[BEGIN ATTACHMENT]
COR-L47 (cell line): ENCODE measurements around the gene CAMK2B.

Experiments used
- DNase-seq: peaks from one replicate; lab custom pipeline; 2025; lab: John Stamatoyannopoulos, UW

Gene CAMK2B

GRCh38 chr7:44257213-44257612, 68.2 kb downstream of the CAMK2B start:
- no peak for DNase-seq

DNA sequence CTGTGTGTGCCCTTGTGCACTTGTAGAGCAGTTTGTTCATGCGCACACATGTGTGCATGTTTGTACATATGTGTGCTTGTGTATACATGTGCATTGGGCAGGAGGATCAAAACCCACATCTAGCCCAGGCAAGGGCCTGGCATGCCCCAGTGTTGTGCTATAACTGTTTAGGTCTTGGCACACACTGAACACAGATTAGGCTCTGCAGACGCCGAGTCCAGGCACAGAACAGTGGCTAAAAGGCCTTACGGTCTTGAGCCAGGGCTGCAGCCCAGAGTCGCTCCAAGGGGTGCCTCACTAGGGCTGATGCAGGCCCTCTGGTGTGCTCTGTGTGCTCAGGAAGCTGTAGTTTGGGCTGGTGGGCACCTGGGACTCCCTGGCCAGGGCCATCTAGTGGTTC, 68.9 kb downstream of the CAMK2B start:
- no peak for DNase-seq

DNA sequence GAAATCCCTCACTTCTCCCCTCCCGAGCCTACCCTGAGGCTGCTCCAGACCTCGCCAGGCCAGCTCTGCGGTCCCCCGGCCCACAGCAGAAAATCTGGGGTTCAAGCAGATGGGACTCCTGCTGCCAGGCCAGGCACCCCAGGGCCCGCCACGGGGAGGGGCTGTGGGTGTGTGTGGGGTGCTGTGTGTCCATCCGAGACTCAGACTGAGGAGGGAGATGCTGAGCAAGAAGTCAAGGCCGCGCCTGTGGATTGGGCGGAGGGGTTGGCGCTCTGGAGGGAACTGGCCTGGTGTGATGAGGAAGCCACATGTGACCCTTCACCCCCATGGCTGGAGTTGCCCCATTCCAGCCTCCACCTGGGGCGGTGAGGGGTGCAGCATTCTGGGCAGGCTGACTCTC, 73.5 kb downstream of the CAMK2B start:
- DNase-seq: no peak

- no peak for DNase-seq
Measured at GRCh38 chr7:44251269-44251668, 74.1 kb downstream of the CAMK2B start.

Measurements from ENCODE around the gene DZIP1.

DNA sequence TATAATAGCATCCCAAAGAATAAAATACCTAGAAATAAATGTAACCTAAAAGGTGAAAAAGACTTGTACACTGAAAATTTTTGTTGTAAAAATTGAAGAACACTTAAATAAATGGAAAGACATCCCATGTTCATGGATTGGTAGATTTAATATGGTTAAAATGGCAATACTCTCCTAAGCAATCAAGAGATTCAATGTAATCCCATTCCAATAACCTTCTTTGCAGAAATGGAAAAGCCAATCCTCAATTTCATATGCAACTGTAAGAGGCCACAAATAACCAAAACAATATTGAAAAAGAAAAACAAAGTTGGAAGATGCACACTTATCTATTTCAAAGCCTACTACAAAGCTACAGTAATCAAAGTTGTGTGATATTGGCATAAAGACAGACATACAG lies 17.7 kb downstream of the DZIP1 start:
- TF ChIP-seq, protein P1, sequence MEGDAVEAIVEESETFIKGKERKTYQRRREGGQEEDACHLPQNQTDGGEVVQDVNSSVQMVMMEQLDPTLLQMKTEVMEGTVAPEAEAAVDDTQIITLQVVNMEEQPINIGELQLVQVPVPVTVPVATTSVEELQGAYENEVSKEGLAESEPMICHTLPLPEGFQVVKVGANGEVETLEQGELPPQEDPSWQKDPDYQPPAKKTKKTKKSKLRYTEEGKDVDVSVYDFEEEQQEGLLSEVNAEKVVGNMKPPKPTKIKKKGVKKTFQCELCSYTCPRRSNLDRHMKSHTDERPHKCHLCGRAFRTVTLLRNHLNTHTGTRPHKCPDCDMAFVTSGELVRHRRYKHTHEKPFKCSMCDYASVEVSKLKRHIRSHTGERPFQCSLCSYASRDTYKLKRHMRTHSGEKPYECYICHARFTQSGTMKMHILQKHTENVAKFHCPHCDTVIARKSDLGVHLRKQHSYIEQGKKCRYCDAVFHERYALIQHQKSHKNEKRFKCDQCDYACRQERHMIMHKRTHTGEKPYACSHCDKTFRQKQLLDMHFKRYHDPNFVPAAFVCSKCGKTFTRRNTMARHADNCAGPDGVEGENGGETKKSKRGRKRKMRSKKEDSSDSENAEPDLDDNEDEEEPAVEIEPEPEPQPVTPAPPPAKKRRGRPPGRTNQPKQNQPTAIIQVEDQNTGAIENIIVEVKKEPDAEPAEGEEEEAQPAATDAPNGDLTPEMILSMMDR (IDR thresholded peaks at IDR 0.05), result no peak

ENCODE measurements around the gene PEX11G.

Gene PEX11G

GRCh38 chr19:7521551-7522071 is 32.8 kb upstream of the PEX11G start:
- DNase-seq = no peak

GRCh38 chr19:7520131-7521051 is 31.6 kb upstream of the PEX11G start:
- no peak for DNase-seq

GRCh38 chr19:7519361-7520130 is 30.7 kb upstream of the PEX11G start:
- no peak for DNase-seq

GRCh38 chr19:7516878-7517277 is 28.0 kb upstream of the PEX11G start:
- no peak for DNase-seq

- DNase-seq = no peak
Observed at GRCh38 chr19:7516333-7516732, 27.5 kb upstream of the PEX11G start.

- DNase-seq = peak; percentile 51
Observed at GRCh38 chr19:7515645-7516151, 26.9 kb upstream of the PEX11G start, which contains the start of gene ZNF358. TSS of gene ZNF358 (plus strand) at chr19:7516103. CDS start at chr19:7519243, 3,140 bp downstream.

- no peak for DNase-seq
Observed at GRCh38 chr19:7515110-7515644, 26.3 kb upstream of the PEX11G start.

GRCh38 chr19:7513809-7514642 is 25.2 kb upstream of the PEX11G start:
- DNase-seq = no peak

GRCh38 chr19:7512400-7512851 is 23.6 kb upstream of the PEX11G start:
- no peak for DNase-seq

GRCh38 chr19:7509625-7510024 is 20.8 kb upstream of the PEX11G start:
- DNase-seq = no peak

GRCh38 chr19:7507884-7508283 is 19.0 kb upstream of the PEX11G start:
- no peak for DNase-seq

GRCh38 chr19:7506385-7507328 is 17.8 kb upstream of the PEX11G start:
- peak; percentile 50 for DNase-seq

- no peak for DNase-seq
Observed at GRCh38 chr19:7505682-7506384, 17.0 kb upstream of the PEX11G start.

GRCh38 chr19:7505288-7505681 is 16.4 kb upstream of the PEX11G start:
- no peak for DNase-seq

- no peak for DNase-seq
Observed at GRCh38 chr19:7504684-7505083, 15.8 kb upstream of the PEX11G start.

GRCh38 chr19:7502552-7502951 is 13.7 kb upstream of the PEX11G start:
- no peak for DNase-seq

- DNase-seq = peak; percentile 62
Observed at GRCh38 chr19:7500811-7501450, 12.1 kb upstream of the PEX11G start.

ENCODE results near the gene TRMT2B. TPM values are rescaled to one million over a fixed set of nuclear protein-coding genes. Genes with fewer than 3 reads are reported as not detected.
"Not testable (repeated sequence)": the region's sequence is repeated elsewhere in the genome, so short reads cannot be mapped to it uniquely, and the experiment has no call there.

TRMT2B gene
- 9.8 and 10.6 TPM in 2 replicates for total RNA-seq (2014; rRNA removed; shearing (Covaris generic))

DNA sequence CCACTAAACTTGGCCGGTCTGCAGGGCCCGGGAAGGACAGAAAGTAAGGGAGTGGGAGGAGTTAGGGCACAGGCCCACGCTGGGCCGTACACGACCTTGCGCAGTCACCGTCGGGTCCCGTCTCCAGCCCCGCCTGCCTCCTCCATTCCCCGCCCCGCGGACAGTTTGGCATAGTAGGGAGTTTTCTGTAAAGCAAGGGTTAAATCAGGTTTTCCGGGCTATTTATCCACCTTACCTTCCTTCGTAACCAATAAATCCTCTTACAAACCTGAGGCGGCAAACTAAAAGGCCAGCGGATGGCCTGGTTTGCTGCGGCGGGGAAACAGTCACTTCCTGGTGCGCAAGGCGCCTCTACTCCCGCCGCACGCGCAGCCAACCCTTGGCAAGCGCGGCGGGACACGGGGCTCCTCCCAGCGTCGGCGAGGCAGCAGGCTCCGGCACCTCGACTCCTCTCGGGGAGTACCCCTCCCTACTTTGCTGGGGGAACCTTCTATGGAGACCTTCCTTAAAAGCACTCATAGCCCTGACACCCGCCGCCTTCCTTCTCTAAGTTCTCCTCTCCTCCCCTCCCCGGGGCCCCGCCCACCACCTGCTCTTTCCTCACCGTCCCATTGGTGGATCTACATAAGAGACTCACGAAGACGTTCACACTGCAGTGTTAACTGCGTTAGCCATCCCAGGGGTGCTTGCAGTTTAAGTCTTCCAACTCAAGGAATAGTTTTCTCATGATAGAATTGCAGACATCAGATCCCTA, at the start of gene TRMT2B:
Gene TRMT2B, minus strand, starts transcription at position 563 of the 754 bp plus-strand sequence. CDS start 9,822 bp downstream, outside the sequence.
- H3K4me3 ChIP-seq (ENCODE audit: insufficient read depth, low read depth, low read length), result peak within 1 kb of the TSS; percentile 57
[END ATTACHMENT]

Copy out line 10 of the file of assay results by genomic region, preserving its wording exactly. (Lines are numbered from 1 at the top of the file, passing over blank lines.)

- DNase-seq: no peak